A. Choose/Assess Topic
B. Research the Publication(s) or Book Company
C. Assess Needed Writing Style: journalistic, academic, personal?
D. Research the Topic
E. Obtain Adequate Backup/Evidence
F. Choose Authority Sources
G. Use Proper or Chosen Documentation Style
II. Types of Nonfiction for Discussion:
A. Magazines and Journals
B. Academic Journals or Book Publishers
D. Creative Nonfiction
Dr. Rumburg was educated in the local school system of Princeton, WV. He graduated from Princeton High School in 1959, and immediately entered Concord College in Athens, WV and then transferred to Piedmont Baptist College in Winston-Salem, NC where he graduated in 1964. He attended Luther Rice Seminary in Jacksonville, FL and also attended New Orleans Baptist Theological Seminary and lastly attended Reformed Theological Seminary in Jackson, MS. From these institutions he was awarded the BRE, Th.M. and D.Min. degrees.
Dr. Rumburg has been in the pastoral ministry since 1964 having pastored in WV, VA, NC and AL. He has spoken at various conferences. His literary production has included: Baptists and the State, Stonewall Jackson’s Verse, Some Southern Documents of the People Called Baptists, The Universal Dominion of Christ, The Last Earthly Meeting of Lee and Jackson, William Bridge: the Congregational Puritan, John Pelham of Alabama: Chief of JEB Stuart’s Horse Artillery, Gen. Mark Perrin Lowrey: The Fighting Baptist Parson, The Songs of Southern Zion: Confederate Hymnology, The Soul Sufferings of Christ and “Stonewall” Jackson’s Chaplain: Beverly Tucker Lacy.
He has contributed forewords to the following publications: Life and Letters of “Stonewall” Jackson by Mary Anna Jackson, Two Little Confederates by Thomas Nelson Page, and Among the Camps by Thomas Nelson Page, A Soldier’s Recollections by Randolph H. McKim, Diary of a Southern Refugee by Judith B. McGuire, Leonidas Polk by William M. Polk, A Practical View of Christian Ethics by John L. Dagg, The Evidences of Christianity by John L. Dagg, The Life of John Witherspoon by Ashbel Green, Documentary History of the Struggle for Religious Liberty in Virginia by Charles F. James, and National Rectitude by Rev. J. C. Stiles. Dr. Rumburg edited The Works of John Witherspoon, a signer of the Declaration of Independence, in 8 volumes; also included is a biographical sketch of John Witherspoon as well as written prefaces to the 8 volumes. Also, he compiled and edited the Chaplain’s Handbook for the Sons of Confederate Veterans International. Rumburg edited and provided a foreword to The Life and Character of Mr. Jonathan Edwards by Samuel Hopkins and A Historical and Constitutional Defense of the South by Captain John Anderson Richardson.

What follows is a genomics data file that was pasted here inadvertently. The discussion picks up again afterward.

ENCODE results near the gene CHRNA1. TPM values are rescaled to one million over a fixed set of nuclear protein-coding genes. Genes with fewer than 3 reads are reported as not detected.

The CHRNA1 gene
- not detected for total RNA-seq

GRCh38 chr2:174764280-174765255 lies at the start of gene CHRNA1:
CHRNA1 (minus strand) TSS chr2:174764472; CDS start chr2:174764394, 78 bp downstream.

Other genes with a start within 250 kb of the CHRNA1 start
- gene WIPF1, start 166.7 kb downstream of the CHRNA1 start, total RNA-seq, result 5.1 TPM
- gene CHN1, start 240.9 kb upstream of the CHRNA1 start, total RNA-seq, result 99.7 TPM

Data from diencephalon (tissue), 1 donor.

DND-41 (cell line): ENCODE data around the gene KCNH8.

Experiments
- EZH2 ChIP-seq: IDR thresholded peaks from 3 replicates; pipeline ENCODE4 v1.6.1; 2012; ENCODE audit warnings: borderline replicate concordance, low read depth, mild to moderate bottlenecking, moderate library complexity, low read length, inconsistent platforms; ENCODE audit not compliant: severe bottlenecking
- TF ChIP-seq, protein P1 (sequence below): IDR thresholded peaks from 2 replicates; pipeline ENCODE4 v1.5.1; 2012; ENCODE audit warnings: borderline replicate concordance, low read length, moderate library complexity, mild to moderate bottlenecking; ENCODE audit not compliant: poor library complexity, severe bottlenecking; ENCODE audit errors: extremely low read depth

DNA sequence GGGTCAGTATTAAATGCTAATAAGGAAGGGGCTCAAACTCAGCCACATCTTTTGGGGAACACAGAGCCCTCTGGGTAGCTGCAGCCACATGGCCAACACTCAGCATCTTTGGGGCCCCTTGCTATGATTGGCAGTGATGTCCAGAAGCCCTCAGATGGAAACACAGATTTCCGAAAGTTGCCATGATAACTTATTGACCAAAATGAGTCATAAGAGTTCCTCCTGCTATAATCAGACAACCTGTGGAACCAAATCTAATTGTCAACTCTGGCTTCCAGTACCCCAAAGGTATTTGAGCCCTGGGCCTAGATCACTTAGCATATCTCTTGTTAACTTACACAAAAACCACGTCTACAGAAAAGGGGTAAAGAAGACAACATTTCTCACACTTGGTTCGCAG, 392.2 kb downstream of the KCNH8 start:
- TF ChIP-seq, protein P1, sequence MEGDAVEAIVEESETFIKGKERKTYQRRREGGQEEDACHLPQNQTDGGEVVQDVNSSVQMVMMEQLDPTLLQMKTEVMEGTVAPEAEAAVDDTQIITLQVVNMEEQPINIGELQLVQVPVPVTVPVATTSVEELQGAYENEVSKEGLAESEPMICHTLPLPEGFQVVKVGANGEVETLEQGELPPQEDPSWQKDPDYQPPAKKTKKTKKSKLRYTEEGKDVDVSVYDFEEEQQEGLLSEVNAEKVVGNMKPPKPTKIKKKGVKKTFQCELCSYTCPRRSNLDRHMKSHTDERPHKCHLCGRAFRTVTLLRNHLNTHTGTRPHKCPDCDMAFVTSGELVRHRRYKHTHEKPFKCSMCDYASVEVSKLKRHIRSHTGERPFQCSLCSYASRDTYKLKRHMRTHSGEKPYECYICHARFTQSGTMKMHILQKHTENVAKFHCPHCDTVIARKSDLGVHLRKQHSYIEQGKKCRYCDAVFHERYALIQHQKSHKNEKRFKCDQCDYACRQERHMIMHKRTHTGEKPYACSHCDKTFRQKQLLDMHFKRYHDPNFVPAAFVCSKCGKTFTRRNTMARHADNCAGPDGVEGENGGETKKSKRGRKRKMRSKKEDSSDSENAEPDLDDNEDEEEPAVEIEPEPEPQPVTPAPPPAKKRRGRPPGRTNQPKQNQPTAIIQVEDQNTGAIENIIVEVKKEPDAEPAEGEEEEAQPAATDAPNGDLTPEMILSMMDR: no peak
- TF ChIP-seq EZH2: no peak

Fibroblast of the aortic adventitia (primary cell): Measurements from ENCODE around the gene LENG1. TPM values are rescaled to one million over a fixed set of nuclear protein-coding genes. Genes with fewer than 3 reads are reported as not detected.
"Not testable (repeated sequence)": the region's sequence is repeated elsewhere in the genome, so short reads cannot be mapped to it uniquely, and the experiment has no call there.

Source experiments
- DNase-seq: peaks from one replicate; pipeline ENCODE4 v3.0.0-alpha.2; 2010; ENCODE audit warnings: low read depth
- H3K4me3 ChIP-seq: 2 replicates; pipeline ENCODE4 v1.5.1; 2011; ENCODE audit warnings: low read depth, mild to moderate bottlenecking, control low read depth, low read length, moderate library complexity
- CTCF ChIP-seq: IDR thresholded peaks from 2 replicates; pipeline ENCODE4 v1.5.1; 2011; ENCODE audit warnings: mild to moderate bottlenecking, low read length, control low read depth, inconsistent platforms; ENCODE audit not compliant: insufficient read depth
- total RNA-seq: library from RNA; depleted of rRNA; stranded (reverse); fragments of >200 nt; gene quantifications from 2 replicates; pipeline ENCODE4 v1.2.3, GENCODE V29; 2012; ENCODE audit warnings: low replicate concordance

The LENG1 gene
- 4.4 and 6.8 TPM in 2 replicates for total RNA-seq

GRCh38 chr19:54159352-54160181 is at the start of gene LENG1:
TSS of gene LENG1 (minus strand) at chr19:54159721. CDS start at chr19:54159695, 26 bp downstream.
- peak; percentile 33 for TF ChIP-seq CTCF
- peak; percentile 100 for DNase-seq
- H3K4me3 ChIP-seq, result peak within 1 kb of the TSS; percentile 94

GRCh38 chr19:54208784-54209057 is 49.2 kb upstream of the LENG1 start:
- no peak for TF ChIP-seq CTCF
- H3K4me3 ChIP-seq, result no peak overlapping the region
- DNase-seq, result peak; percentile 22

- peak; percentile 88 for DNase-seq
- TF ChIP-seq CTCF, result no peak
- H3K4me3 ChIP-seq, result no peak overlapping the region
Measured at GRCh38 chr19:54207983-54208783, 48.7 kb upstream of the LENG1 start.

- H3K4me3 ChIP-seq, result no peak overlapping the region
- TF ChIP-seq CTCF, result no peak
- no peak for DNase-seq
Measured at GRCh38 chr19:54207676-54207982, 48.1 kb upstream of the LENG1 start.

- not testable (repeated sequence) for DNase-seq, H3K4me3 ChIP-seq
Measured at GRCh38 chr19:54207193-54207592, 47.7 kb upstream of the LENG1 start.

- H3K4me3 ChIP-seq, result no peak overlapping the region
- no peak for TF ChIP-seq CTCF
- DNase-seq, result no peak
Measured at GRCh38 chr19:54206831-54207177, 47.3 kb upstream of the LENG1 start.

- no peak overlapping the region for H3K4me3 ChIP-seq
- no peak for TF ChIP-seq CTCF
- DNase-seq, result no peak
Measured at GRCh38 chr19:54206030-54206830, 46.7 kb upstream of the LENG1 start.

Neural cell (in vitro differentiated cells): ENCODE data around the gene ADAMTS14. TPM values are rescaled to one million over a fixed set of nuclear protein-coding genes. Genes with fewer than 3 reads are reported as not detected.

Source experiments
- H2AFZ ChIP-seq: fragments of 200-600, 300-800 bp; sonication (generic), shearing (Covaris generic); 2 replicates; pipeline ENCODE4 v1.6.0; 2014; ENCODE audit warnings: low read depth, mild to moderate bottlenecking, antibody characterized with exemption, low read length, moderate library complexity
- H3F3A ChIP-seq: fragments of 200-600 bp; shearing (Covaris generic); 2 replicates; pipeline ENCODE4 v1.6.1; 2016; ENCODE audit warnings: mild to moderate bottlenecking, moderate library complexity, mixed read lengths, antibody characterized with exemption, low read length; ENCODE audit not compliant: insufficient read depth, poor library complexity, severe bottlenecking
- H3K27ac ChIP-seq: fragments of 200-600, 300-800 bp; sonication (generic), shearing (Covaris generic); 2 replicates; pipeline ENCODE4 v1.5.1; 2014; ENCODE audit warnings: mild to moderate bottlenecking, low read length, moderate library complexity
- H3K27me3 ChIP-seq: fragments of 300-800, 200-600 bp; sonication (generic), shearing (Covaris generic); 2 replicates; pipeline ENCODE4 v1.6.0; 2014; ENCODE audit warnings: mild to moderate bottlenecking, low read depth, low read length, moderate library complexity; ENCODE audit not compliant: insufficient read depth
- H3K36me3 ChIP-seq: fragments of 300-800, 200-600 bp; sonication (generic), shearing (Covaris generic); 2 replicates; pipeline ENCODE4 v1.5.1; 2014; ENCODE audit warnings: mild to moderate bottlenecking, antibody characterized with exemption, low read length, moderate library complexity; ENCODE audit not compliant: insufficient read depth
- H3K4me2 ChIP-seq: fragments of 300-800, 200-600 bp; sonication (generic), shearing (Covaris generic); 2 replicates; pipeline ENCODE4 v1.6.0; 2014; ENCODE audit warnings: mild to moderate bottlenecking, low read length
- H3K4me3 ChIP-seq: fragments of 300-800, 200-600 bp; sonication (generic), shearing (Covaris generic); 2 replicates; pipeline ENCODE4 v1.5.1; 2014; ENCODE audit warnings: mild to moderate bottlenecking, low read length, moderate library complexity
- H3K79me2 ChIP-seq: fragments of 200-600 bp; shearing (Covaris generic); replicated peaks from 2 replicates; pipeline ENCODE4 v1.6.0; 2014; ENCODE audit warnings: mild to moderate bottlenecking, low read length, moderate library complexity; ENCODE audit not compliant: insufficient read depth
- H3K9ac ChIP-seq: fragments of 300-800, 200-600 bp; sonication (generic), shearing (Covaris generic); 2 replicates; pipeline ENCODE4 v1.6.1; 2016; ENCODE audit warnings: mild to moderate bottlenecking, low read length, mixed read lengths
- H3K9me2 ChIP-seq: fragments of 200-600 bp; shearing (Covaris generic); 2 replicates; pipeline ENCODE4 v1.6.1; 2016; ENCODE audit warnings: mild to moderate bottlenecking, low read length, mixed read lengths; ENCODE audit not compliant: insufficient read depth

Dr. Rumburg is an active member of the Sons of Confederate Veterans and was national Chaplain-in-Chief of the SCV. He was on the board of directors of the Shelby County Historical Society in Columbiana, AL. Presently Dr. Rumburg continues to be an active minister and the editor of the Chaplain’s Corps Chronicles, which is the e-voice of the SCV Chaplains Corps.
The Writing of Biography: An Adventure and Labor of Love
The aim of the presentations will be to give an overview of subject with historical and personal aspects of doing biography.
Colonel Whitt was born and raised in Tazewell County Virginia. He has resided in Flatwoods Kentucky since 1970.
The Colonel is a researcher, genealogist, and author of 11 books.
His books are mostly historic by nature but he adds conversations and emotions to the facts to make the books really interesting. He calls his books Historic-Fiction where all is based on truth and all the names, dates, places, and events are true.
The Colonel is a member of the Sons of the American Revolution, The Sons of Confederate Veterans and a Kentucky Colonel. He wears his uniform of the Confederate Colonel to honor all the men and women that struggled against the Union during the War of Northern Aggression.